With the widespread impact of pandemic-induced business income losses, the property and casualty industry is looking for a good way of dealing with a high volume of potential business interruption notices of loss.
“The IBAO is asking business clients not to flood insurance companies with claims at this time,” said Colin Simpson, CEO of the Insurance Brokers Association of Ontario, in an interview with Canadian Underwriter. He was referring to business interruption policies where clients are looking for written confirmation that the COVID-19 income loss is not covered.
“The industry needs to work together to ensure it responds to the public in the most effective, efficient way that we can,” said Simpson.
Generally, business interruption insurance is usually only triggered when a client is hit with a peril covered under a property policy. So for many BI policies, income loss arising from the COVID-19 precautions will not be covered because – unlike in a flood or fire – there was no damage to the property itself.
Moreover, some clients who are not covered may be looking to the government for assistance. Along with that, those clients may want proof that they do not have insurance coverage.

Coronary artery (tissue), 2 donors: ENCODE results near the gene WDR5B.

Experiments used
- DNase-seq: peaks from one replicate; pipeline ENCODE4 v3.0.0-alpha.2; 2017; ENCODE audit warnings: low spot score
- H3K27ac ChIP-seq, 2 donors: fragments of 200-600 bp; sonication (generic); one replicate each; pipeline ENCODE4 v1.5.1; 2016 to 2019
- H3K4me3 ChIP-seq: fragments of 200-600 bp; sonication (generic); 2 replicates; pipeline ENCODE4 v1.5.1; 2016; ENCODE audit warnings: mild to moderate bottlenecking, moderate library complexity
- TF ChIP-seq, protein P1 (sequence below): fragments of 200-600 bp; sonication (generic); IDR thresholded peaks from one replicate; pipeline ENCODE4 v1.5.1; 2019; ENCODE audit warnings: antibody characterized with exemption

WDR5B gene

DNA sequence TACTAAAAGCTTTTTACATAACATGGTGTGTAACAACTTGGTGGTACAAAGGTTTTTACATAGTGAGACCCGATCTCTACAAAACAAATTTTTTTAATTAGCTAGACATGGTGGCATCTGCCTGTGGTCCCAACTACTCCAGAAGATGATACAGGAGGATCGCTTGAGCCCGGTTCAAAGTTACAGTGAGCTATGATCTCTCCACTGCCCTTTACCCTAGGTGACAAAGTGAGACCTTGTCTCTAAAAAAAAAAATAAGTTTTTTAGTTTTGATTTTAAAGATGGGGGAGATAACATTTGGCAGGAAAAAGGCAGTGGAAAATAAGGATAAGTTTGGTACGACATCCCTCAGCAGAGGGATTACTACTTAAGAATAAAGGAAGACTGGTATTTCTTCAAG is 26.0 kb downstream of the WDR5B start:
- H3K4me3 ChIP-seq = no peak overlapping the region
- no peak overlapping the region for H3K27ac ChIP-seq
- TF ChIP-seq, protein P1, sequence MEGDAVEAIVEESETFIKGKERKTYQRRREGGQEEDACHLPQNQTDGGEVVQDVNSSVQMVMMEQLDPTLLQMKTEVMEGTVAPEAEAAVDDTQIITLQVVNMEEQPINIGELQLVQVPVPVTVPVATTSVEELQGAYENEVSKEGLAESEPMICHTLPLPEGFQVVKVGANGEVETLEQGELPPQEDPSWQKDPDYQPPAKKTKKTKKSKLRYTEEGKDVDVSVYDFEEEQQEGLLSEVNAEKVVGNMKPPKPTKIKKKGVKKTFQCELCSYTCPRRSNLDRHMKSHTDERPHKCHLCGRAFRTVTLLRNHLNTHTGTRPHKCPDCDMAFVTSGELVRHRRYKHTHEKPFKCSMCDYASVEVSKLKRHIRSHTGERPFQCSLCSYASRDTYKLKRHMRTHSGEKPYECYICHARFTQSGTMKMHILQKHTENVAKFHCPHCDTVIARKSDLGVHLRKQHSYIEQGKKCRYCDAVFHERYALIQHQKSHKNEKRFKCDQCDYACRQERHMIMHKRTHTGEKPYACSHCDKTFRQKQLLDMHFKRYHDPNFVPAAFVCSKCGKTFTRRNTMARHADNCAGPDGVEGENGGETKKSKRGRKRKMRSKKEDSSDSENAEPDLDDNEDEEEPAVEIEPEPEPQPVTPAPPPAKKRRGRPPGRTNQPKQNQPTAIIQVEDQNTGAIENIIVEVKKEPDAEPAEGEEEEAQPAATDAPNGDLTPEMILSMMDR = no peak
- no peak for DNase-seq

“With respect to business interruption coverage, brokers should be advising their clients not to automatically report all claims directly to the insurance company,” Simpson said Friday. “The broker should review the coverage with the client and report the claim only if coverage is available. If no coverage is afforded, the broker should log these claims. It is always a prudent approach to fully document a loss.”
Hub International described its strategy to Canadian Underwriter earlier. Hub is taking the position that if the pandemic has had an impact on a client, that client should report the business interruption loss and let the insurance company come back with a formal decision on coverage.
This is especially true if the government offers relief to business on the condition that the loss is not insured. In cases like this, the client would need, when applying for relief, to demonstrate the loss is not covered.
For his part, IBAO’s Simpson notes that Canada-wide, there would be a large number of businesses that have closed down, such as restaurants.
“There has been and continues to be significant discussion in the marketplace regarding the issue of business interruption insurance,” said Simpson. “Many insurance carriers have already issued their own clarifications regarding their policy wordings. Generally speaking, BI policies only cover physical loss or damage to property although there are exceptions. IBAO confirms that brokers should closely review any specialized policies or extensions that may potentially apply to their client situation.”